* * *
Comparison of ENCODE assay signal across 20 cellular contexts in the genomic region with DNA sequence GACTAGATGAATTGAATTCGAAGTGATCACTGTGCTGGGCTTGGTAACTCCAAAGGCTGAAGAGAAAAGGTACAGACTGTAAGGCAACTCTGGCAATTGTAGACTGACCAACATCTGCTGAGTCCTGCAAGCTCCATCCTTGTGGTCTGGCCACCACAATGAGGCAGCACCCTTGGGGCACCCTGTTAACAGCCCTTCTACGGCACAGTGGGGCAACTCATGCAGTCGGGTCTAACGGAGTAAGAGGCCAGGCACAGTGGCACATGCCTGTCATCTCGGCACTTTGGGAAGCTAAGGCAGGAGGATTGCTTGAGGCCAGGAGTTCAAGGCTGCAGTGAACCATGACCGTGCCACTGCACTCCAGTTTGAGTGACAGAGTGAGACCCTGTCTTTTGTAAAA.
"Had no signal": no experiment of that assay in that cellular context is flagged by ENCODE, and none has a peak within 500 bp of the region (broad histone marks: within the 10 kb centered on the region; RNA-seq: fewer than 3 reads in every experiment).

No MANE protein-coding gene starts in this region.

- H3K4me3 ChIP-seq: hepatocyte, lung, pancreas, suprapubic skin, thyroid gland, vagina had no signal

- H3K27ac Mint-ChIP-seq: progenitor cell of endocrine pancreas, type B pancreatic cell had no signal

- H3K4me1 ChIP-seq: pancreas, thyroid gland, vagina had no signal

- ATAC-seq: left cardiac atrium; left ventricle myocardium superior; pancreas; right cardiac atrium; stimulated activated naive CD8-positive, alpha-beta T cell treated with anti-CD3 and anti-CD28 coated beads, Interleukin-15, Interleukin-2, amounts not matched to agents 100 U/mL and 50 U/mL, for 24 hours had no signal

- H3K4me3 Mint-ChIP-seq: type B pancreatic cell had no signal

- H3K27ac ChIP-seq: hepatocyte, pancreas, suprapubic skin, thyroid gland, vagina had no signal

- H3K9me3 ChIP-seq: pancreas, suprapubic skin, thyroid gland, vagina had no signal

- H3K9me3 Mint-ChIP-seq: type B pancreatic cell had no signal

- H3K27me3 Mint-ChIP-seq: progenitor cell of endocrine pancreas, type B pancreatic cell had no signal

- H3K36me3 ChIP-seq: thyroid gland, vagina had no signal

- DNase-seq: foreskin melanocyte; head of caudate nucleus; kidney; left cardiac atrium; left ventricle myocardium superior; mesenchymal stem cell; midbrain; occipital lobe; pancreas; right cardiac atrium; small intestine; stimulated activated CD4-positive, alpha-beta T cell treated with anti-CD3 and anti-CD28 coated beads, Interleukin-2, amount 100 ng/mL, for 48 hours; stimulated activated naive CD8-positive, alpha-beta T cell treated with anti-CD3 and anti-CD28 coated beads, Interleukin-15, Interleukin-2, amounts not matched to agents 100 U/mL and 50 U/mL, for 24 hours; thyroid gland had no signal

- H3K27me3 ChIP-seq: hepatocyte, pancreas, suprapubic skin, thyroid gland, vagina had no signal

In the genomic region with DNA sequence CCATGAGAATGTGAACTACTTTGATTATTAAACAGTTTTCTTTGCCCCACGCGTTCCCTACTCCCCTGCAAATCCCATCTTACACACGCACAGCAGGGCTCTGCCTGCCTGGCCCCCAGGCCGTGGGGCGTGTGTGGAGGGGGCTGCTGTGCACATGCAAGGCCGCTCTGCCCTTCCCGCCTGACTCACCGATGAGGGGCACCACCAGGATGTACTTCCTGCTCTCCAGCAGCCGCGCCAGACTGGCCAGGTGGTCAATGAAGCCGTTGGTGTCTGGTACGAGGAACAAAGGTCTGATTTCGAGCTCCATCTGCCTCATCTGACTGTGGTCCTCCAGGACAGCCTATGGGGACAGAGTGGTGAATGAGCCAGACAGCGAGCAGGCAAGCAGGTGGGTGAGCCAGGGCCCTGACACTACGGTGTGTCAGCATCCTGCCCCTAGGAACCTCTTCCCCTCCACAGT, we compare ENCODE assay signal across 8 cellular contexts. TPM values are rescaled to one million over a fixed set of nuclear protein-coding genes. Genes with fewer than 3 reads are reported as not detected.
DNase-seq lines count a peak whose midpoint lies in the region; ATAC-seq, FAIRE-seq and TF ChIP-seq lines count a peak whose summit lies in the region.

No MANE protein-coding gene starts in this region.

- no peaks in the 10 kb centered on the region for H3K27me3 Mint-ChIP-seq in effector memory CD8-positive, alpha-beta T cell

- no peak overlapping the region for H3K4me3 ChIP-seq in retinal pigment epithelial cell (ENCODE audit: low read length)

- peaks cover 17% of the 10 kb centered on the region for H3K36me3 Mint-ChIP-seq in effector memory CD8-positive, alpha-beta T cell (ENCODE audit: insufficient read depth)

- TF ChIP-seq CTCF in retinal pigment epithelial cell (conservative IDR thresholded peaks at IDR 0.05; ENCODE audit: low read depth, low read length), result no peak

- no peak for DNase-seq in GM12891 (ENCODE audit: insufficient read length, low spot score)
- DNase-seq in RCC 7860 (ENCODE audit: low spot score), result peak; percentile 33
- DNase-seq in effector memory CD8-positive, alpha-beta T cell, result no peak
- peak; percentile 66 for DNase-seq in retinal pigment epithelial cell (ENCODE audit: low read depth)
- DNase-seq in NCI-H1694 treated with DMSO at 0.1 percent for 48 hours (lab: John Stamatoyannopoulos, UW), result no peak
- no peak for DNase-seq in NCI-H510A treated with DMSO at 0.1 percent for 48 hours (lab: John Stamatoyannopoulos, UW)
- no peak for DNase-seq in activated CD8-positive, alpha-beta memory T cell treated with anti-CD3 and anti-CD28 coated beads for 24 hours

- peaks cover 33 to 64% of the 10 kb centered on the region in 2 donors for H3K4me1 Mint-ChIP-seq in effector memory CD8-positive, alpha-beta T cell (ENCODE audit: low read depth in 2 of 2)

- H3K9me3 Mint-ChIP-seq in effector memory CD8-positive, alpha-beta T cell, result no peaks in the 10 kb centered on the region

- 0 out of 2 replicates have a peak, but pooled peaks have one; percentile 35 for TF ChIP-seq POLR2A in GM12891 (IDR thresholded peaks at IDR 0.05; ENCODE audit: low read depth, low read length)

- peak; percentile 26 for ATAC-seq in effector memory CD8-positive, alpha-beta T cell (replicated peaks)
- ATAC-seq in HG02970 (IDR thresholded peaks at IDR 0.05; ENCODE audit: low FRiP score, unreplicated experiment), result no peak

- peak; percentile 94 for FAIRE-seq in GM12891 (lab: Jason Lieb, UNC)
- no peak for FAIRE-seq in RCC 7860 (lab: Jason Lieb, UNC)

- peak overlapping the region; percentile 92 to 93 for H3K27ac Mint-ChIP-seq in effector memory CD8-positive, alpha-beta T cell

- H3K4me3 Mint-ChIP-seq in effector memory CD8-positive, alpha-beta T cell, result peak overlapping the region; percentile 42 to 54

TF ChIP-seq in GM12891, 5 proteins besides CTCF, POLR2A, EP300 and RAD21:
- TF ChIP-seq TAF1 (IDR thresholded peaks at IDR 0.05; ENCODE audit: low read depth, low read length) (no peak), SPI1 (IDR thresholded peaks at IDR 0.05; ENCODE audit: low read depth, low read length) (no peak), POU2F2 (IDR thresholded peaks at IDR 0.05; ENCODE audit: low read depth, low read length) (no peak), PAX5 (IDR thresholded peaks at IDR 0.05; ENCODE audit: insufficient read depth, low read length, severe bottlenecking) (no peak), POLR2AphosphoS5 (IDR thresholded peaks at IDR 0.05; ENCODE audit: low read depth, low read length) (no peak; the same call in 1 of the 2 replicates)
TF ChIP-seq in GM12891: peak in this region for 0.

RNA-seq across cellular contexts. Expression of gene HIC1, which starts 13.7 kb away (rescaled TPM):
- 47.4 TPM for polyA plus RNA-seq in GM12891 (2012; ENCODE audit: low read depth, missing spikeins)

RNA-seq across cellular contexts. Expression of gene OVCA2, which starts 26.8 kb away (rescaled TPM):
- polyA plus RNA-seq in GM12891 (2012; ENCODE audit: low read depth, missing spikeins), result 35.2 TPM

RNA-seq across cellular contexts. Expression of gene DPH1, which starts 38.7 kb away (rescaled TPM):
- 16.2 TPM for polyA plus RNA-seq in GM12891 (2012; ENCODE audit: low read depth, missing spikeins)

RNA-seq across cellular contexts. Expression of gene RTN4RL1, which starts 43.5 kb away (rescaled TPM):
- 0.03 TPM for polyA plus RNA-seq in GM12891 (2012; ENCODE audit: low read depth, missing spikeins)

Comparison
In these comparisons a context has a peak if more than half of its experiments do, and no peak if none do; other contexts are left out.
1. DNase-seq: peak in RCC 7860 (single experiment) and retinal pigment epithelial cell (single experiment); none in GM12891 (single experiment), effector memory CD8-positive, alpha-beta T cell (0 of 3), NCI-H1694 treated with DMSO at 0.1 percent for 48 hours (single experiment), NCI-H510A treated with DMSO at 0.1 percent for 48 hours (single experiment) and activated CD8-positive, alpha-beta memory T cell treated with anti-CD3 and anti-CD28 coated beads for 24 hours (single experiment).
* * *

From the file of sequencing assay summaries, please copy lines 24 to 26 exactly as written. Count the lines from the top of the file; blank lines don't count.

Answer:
- DNase-seq in RCC 7860 (ENCODE audit: low spot score), result peak; percentile 33
- DNase-seq in effector memory CD8-positive, alpha-beta T cell, result no peak
- peak; percentile 66 for DNase-seq in retinal pigment epithelial cell (ENCODE audit: low read depth)